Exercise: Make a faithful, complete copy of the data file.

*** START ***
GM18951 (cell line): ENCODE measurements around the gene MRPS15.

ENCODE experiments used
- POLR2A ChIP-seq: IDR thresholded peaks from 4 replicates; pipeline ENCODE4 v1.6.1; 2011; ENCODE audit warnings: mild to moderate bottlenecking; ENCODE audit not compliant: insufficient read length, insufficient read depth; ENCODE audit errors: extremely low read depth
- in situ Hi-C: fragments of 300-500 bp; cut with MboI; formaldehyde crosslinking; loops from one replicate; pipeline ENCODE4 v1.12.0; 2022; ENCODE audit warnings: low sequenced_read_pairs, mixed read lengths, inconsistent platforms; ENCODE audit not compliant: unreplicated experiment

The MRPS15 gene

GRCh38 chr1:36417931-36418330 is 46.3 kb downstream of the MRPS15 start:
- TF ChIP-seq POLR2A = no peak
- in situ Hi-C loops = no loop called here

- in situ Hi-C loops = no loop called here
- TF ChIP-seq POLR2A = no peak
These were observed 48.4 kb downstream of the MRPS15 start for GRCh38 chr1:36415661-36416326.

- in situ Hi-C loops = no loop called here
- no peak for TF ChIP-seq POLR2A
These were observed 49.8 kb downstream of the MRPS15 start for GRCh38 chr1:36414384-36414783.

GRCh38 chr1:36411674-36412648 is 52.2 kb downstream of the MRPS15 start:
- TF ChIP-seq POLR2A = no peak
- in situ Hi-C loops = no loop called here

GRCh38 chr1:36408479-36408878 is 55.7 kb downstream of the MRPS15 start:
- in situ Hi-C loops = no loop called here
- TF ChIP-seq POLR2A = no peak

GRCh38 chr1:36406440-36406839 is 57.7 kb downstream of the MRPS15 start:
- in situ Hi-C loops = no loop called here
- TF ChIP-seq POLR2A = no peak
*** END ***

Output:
GM18951 (cell line): ENCODE measurements around the gene MRPS15.

ENCODE experiments used
- POLR2A ChIP-seq: IDR thresholded peaks from 4 replicates; pipeline ENCODE4 v1.6.1; 2011; ENCODE audit warnings: mild to moderate bottlenecking; ENCODE audit not compliant: insufficient read length, insufficient read depth; ENCODE audit errors: extremely low read depth
- in situ Hi-C: fragments of 300-500 bp; cut with MboI; formaldehyde crosslinking; loops from one replicate; pipeline ENCODE4 v1.12.0; 2022; ENCODE audit warnings: low sequenced_read_pairs, mixed read lengths, inconsistent platforms; ENCODE audit not compliant: unreplicated experiment

The MRPS15 gene

GRCh38 chr1:36417931-36418330 is 46.3 kb downstream of the MRPS15 start:
- TF ChIP-seq POLR2A = no peak
- in situ Hi-C loops = no loop called here

- in situ Hi-C loops = no loop called here
- TF ChIP-seq POLR2A = no peak
These were observed 48.4 kb downstream of the MRPS15 start for GRCh38 chr1:36415661-36416326.

- in situ Hi-C loops = no loop called here
- no peak for TF ChIP-seq POLR2A
These were observed 49.8 kb downstream of the MRPS15 start for GRCh38 chr1:36414384-36414783.

GRCh38 chr1:36411674-36412648 is 52.2 kb downstream of the MRPS15 start:
- TF ChIP-seq POLR2A = no peak
- in situ Hi-C loops = no loop called here

GRCh38 chr1:36408479-36408878 is 55.7 kb downstream of the MRPS15 start:
- in situ Hi-C loops = no loop called here
- TF ChIP-seq POLR2A = no peak

GRCh38 chr1:36406440-36406839 is 57.7 kb downstream of the MRPS15 start:
- in situ Hi-C loops = no loop called here
- TF ChIP-seq POLR2A = no peak